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Discussion Starter · #1 ·
I've noticed this "brown" from the very beginning but didn't think it would mean anything, and I've seen quite a few greywings around but none has this "browning" near the greyish stripes.

And since Cinnamon is a sex linked mutation, a greywing could also inherit it but will show the dominant Greywing stripes or both?

It doesn't show up that well in pictures (like Vanilla's red eyes appeared black in her pictures) but there is browning.

I hope you can see at least a bit of it in the picture below.

 

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I think his body color is too bright to be a cinnamon bird. Cinnamons have a diluted by %50 (I think) body color. Could be a full body color greywing. Can you post a pic of his front in natural light with no flash?
 

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Discussion Starter · #3 ·
I think his body color is too bright to be a cinnamon bird. Cinnamons have a diluted by %50 (I think) body color. Could be a full body color greywing. Can you post a pic of his front in natural light with no flash?
I know that he is a Full Bodied Greywing Violet Cobalt...so he should have Clearwing and Greywing genes.

But my concern is the browning in the wing stripes with the grey. I wonder if you could see that in the picture.

And as far as I know, Cinnamon markings aren't visible on greywing's, as if Greywing masks cinnamon...

But I've always seen this browning in his stripes since he was young...thought they;d go away after his first moult.

Winter has gone through 2 moults and these brown markings remain.

And I haven't seen this browning on any other greywing either, not even on my female Greywing Skyblue.

So I was wondering if this is normal with Greywings or could be Cinnamon showing slightly.
 

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Yes greywings can have brownish wing markings, it is a fault. I agree with Erin he is too bright to be a cinnamon he is just a full body greywing :)

Greywing cinnamons often look simalar to dilutes from the ones I have seen and are very diluted.
 

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Discussion Starter · #5 ·
Yes greywings can have brownish wing markings, it is a fault. I agree with Erin he is too bright to be a cinnamon he is just a full body greywing :)

Greywing cinnamons often look simalar to dilutes from the ones I have seen and are very diluted.
Thank you. That clears it up.

By the way, I've often heard the term "fault" being used with regards to mutations, what does that really imply?
 

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Thank you. That clears it up.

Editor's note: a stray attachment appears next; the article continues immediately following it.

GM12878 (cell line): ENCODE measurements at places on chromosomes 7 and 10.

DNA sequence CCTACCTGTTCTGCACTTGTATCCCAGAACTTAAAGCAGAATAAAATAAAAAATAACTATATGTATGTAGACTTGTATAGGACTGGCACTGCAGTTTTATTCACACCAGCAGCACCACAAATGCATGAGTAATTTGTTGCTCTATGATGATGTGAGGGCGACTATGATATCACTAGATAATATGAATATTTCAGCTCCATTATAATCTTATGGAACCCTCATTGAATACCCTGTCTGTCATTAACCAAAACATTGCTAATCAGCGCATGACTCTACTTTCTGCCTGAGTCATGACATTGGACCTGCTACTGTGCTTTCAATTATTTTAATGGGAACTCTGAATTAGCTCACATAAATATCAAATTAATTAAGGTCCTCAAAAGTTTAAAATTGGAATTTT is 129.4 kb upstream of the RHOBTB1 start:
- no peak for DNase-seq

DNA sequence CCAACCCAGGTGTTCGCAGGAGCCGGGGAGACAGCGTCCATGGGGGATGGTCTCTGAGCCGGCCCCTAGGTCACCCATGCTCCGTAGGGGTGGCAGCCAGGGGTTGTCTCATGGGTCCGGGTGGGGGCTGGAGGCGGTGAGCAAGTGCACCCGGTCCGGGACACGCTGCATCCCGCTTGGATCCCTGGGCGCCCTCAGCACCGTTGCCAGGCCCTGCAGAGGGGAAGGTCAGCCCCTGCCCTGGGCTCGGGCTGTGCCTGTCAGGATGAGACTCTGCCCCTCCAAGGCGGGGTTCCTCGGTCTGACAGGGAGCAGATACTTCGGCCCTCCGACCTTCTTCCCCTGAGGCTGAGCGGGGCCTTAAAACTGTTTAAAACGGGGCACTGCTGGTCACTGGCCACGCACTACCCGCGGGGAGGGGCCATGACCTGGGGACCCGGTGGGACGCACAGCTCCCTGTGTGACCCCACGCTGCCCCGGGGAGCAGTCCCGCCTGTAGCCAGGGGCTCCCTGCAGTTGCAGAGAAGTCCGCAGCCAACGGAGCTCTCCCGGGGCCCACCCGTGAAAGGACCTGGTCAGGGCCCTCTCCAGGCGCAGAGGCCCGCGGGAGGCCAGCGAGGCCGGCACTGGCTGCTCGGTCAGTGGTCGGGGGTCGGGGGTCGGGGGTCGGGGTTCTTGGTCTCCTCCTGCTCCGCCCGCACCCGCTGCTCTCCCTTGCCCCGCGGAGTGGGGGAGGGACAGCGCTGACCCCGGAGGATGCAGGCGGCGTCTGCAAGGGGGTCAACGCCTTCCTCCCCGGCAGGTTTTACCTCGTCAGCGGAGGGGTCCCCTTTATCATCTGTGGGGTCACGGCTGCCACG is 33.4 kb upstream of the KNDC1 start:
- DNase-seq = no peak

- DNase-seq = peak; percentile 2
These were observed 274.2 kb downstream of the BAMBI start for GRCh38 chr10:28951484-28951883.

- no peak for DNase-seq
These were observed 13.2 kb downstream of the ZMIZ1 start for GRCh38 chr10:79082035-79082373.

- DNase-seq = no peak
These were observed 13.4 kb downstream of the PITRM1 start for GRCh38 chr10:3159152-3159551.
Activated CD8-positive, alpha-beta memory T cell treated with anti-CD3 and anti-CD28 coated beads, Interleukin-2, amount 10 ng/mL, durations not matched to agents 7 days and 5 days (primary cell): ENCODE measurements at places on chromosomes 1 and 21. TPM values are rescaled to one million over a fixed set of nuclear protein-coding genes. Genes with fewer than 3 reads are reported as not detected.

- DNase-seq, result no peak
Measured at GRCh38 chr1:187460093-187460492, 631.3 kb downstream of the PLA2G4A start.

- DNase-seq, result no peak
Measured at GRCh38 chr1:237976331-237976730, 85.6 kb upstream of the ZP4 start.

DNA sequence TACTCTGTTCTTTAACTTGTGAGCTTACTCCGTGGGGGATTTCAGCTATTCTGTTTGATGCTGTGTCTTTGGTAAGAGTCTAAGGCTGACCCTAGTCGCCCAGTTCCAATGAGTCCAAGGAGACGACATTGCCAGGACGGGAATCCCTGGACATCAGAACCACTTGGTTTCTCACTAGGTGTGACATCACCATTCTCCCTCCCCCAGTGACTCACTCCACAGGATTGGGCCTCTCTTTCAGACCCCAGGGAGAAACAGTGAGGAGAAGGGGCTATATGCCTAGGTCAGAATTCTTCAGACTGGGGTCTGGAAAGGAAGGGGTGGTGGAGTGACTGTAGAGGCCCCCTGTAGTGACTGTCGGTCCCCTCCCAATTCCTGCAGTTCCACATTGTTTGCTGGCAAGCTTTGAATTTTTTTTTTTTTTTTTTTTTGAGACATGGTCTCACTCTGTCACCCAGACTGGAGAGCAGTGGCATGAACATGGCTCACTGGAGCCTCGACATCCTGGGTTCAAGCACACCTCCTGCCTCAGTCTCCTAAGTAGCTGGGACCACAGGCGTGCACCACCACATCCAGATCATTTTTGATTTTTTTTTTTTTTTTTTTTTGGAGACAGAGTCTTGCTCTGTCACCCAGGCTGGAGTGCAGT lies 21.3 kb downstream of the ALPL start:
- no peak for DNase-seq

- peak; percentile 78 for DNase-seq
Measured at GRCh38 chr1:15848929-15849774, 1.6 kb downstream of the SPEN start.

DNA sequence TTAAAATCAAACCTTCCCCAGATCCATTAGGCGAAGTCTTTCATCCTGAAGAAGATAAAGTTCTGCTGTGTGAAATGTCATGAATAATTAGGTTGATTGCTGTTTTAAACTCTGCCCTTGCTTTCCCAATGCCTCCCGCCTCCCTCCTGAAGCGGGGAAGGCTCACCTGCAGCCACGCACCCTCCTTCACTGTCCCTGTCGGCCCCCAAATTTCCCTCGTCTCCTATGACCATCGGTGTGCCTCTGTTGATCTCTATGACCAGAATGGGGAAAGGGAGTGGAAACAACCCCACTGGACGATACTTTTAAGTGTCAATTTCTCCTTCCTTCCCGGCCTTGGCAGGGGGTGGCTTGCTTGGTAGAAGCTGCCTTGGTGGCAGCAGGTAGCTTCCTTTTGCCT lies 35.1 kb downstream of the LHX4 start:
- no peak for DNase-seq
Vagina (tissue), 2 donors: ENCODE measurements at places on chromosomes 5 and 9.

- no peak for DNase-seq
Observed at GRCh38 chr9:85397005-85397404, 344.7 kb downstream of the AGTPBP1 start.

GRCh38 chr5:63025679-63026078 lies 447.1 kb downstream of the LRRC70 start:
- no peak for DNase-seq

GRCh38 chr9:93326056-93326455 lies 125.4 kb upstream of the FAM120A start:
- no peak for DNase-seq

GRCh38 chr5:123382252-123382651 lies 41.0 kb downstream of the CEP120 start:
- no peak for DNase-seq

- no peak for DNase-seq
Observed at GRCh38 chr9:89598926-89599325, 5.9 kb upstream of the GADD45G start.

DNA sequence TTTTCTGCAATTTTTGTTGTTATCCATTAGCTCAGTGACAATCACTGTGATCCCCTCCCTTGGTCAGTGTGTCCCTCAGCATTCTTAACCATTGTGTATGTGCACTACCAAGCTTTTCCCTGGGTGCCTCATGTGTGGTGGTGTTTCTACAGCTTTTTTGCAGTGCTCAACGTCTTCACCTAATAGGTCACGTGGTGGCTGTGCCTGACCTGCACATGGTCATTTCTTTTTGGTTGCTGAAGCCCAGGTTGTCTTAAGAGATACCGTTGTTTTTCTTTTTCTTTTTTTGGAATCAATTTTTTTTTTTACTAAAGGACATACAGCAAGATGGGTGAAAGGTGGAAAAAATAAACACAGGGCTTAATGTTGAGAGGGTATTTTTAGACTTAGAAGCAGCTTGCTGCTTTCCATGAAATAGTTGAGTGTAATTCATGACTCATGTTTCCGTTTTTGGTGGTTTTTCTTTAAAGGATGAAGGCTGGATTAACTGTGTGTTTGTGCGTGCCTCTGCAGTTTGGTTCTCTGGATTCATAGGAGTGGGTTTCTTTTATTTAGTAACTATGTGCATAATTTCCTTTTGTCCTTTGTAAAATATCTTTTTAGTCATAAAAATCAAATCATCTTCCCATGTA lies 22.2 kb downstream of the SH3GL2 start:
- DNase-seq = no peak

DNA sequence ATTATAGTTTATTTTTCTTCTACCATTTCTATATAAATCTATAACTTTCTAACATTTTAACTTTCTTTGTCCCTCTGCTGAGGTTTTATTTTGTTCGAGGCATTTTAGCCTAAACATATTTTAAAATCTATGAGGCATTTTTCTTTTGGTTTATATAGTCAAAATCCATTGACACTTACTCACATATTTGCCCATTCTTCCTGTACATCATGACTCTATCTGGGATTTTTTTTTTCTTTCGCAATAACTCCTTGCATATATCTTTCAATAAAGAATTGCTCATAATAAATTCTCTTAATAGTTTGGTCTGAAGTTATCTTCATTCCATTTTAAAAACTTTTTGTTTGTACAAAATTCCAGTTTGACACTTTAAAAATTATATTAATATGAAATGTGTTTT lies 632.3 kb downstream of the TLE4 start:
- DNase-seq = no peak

By the way, I've often heard the term "fault" being used with regards to mutations, what does that really imply?
Sure thing :)

A fault is something that a mutation should not have but you see in a particular bird and that you do not want to breed. Each mutation has a standard that it should meet, but when a bird does not meet this standard like for example a greywing having brown markings when they should be only grey, it is isnt desirable.

When showing birds if a bird does not meet this standard and has a fault it will be penalized for them. Other examples are suffusion in inos DF spangles and DECs, clearings with dark grey markings, birds with no throat spots, body color mixed in with Wong and head stripes with non opalines, things along those lines that we shout try to eliminate when pairing our birds :)

Always trying to breed as closely to the standard for each mutation helps protects mutations from disappearing from poor breeding :)
 

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Discussion Starter · #7 ·


Sure thing :)

A fault is something that a mutation should not have but you see in a particular bird and that you do not want to breed. Each mutation has a standard that it should meet, but when a bird does not meet this standard like for example a greywing having brown markings when they should be only grey, it is isnt desirable.

When showing birds if a bird does not meet this standard and has a fault it will be penalized for them. Other examples are suffusion in inos DF spangles and DECs, clearings with dark grey markings, birds with no throat spots, body color mixed in with Wong and head stripes with non opalines, things along those lines that we shout try to eliminate when pairing our birds :)

Always trying to breed as closely to the standard for each mutation helps protects mutations from disappearing from poor breeding :)
But doesn't that increase variation in the mutations?

For example, the browning in Winter's stripes look great to me...gives him a distinct appearance too!

Thanks for the clarification :)
 

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Just because the brown in Winter's stripes are a "fault," it doesn't mean that he is not attractive. All show-type animals -- dogs, cats, horses, and, yes, budgies -- are said to have faults if they do not meet the standards set by the judging society.

Simply put, Winter is not a show-caliber budgie. The fact doesn't make him any less wonderful, however. Not every human has the features, height, and weight to be a super model; the same is true of budgies.
 

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But doesn't that increase variation in the mutations?

For example, the browning in Winter's stripes look great to me...gives him a distinct appearance too!

Thanks for the clarification :)
No it does not really increase variety, but rather ruins the mutation in the end. If people start breeding brown into greywings on purpose, we will soon loose the greywing mutation and will end up with something that looks like a cinnamon. We already have those, so why ruin the greywing mutation :)
 
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